Should You Disable Trackbacks and Pingbacks On WordPress Posts?

Before I get into how you can disable trackbacks and pingbacks, perhaps we should look into what trackbacks and pingbacks are and whether they are really necessary.

What Does A Trackback/Pingback Actually Do?

  1. Yvone writes something on her blog.
  2. Kathleen wants to comment on Yvone’s blog, but wants her own readers to see what she had to say, and be able to comment on her own blog.
  3. Kathleen posts on her own blog and sends a trackback to Yvone’s blog.
  4. Yvone’s blog receives the trackback, and displays it as a comment to the original post. This comment contains a link to Kathleen’s post.

Now, obviously this increases interaction and Yvone is able to convey her opinion on Kathleen’s post. This introduces both blogs to new audiences and different readerships. Kathleen’s post on her blog does not contain the entirety of Yvone’s article, but only an excerpt. You could consider it similar to trailer/teaser for a movie.

Pingbacks are very similar, the only difference is they are automated. They were designed to solve a problem of trackbacks which were lacking in authenticity. You have to remember that no matter what Kathleen says about Yvone’s post; on Yvone’s blog she gets the final say and can edit the trackback as she sees fit.

Pingbacks do display excerpts as trackbacks do. The difference lies in the fact that very few WordPress themes actually display these excerpts.

The Good and The Ugly

Having your website mentioned on other websites is almost always good for your search engine rankings. Apart from that, having a highly ranked blog mention your website and commenting on something you’ve posted will definitely send some traffic your way. They help add interaction and encourage debate about opinions you express on your website.

You’ll also be aware of any website linking to your content, perhaps a website that scrapes together content off different websites and puts up a mishmash of content to make money.

The biggest problem with both trackbacks and pingbacks is the ungodly amount of spam. People looking to push their own websites up in terms of search engine optimization will attempt to use your website as a catapult for their own websites, by adding their site’s URL incessantly to other websites.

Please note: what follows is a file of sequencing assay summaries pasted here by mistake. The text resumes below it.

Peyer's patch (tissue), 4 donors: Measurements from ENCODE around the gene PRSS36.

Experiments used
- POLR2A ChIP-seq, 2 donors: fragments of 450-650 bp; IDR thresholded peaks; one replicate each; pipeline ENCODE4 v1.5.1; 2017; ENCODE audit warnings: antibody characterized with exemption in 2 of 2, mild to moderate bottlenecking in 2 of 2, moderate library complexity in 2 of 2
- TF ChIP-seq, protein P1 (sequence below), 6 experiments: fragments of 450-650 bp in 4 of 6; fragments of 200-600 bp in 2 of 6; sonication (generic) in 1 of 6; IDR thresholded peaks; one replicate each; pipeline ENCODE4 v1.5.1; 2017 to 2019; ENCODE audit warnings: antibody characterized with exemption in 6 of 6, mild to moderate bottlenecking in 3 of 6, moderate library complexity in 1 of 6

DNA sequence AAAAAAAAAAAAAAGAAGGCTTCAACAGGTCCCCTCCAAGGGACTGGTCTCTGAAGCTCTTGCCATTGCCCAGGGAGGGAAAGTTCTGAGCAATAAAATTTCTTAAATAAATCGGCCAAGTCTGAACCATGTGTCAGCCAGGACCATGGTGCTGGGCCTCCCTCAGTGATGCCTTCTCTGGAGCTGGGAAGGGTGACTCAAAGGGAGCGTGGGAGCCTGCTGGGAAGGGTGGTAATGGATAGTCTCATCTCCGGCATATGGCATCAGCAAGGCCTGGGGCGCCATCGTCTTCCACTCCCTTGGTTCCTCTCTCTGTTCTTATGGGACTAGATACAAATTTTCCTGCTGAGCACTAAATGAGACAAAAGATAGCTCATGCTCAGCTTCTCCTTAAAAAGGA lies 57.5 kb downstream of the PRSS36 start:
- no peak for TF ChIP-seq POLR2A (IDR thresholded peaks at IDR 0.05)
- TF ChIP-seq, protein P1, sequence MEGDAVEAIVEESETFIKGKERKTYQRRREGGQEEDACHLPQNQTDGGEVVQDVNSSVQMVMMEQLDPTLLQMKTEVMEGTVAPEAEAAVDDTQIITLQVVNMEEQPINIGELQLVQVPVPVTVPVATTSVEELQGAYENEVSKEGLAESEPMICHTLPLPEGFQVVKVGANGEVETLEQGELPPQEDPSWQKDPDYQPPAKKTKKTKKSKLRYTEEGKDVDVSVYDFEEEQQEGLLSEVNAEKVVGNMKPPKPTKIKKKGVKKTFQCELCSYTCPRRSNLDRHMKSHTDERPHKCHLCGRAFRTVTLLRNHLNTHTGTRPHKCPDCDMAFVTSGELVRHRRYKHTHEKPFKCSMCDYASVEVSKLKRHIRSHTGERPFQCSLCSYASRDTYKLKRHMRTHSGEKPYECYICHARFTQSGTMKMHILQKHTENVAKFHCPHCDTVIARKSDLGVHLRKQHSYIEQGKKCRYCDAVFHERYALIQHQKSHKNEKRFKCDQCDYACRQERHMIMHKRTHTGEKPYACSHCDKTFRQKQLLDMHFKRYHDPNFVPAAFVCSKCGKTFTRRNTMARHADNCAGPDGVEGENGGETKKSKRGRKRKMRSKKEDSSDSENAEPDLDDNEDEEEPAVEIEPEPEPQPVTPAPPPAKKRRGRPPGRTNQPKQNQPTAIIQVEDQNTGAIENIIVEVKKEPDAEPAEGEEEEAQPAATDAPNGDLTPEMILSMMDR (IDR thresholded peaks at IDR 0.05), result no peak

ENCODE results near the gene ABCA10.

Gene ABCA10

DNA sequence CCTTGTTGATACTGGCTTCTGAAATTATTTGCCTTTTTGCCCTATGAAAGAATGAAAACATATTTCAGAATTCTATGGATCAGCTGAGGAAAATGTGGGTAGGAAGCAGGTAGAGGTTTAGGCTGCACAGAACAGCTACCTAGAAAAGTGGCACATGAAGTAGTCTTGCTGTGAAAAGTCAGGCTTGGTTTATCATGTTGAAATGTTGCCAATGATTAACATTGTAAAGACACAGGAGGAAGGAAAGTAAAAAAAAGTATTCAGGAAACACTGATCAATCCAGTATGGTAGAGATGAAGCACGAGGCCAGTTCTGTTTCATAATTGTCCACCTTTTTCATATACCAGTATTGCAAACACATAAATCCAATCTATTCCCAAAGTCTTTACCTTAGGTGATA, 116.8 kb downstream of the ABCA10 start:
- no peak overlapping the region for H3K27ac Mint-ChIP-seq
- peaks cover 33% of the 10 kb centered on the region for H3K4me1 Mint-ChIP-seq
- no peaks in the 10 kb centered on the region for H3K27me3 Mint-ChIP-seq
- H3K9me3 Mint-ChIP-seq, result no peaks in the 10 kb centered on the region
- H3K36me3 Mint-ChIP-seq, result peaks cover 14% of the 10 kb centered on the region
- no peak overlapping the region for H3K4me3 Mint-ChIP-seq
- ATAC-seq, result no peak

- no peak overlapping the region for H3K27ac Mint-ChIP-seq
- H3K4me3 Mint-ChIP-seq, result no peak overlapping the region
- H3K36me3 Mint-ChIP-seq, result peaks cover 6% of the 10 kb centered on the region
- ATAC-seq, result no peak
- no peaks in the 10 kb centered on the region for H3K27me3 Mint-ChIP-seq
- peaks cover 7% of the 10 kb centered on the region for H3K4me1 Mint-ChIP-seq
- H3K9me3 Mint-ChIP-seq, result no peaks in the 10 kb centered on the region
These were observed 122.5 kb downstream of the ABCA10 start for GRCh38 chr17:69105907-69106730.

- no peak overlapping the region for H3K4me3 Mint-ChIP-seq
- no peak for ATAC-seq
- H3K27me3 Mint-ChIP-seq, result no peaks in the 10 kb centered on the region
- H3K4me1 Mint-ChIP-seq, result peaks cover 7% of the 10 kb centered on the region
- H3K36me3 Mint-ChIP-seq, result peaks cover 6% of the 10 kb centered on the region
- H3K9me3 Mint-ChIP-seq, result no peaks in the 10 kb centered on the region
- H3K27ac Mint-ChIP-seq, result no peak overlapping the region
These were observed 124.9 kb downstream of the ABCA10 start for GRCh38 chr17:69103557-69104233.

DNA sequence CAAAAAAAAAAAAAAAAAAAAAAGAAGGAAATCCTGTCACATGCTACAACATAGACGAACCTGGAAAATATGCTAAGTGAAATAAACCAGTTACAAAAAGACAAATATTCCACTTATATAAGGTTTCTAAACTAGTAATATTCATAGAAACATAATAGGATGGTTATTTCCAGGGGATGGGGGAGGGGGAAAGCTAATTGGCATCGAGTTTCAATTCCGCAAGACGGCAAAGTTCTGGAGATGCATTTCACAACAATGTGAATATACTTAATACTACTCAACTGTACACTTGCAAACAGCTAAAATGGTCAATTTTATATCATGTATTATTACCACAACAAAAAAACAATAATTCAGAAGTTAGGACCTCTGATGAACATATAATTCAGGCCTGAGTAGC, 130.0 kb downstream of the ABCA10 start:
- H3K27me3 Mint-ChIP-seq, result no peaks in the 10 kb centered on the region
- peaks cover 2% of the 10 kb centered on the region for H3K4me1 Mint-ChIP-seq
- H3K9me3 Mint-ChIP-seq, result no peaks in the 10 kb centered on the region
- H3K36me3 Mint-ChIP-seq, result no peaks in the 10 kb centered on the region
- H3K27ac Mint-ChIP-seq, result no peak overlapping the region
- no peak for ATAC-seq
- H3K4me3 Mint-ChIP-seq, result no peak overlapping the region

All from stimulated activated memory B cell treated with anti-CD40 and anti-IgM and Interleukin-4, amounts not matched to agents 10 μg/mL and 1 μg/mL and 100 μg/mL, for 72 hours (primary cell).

Many people genuinely add your links with good intentions, but far more often a spam bot is submitting URLs for rather selfish purposes to thousands of sites.

If it’s spam and it will end up along with your comments, then you’ll have to moderate them. This process is an enormous undertaking and a waste of your time.

While spam affects both trackbacks and pingbacks to a lesser extent, with pingbacks, you’ll also have to deal with self pings. Anyone who runs a website or writes regularly knows a good way to keep your audience’s attention is to link to different articles via internal linking.

The problem is your WordPress doesn’t discriminate between pings from other websites and pings that come about due to internal linking practices. As a result, you’ll have to moderate the self pings as well.

Using anti spam tools like Akismet or other tools as mentioned in this previous post titled “How to Stop Spammers On Your WordPress Site” will help you combat spam in the comments folder.

Do You Need Trackbacks and Pingbacks?

The answer to that question lies in another question, “When was the last time your blog was sent a legitimate trackback or pingback?”

To say the least, trackbacks are almost certainly an annoyance and pingbacks, although genuine, very rarely add value to your website. If you feel that spending all that time sorting through spam comments, even with the help of spam sorting tools is an exhaustive and ultimately fruitless exercise, perhaps it is in your best interests that you get rid of them altogether.

Turning Them Off

From your WordPress menu, open Settings > Discussion Settings. Uncheck the “Allow link notifications from other blogs (pingbacks and trackbacks).” And you are done.

DiscSettings

Now for self pings, you can prevent them by unchecking “Attempt to notify any blogs linked to from the article.”

We’ve successfully dealt with trackbacks and pingbacks for future articles. To disable the trackbacks and pingbacks for existing posts, you can use Simple Trackback Disabler.

If you are comfortable with running an SQL query, read this post on WPBeginner which provides the necessary snippet of code that you need to run from your web server space using phyMyAdmin.

Final Thoughts

Anti spam tools can greatly improve your ability to deal with spam from trackbacks and pingbacks. But given that 99% of trackbacks and pingbacks are spam, why even bother? If you feel that way, it is probably best that you get rid of them altogether.

Credits For The Example : WordPress.org